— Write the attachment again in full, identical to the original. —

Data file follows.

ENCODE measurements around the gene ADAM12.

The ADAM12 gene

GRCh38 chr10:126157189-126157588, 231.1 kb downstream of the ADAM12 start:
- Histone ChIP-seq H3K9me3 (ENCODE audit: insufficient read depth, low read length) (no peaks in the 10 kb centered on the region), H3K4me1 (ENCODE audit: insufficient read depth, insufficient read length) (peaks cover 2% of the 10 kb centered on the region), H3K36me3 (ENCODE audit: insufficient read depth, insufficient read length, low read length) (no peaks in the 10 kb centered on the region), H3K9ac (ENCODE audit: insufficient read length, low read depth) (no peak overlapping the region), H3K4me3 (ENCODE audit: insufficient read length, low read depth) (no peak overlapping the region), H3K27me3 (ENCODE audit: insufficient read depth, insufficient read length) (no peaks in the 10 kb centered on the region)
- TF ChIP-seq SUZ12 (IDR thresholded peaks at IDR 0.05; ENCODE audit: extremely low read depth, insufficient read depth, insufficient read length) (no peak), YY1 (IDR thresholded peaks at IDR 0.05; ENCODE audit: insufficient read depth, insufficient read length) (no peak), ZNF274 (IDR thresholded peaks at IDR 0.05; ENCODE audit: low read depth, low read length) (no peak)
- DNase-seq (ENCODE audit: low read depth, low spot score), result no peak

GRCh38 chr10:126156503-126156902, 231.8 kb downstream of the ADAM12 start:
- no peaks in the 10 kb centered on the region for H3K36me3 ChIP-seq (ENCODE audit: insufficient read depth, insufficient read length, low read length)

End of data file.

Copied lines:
ENCODE measurements around the gene ADAM12.

The ADAM12 gene

GRCh38 chr10:126157189-126157588, 231.1 kb downstream of the ADAM12 start:
- Histone ChIP-seq H3K9me3 (ENCODE audit: insufficient read depth, low read length) (no peaks in the 10 kb centered on the region), H3K4me1 (ENCODE audit: insufficient read depth, insufficient read length) (peaks cover 2% of the 10 kb centered on the region), H3K36me3 (ENCODE audit: insufficient read depth, insufficient read length, low read length) (no peaks in the 10 kb centered on the region), H3K9ac (ENCODE audit: insufficient read length, low read depth) (no peak overlapping the region), H3K4me3 (ENCODE audit: insufficient read length, low read depth) (no peak overlapping the region), H3K27me3 (ENCODE audit: insufficient read depth, insufficient read length) (no peaks in the 10 kb centered on the region)
- TF ChIP-seq SUZ12 (IDR thresholded peaks at IDR 0.05; ENCODE audit: extremely low read depth, insufficient read depth, insufficient read length) (no peak), YY1 (IDR thresholded peaks at IDR 0.05; ENCODE audit: insufficient read depth, insufficient read length) (no peak), ZNF274 (IDR thresholded peaks at IDR 0.05; ENCODE audit: low read depth, low read length) (no peak)
- DNase-seq (ENCODE audit: low read depth, low spot score), result no peak

GRCh38 chr10:126156503-126156902, 231.8 kb downstream of the ADAM12 start:
- no peaks in the 10 kb centered on the region for H3K36me3 ChIP-seq (ENCODE audit: insufficient read depth, insufficient read length, low read length)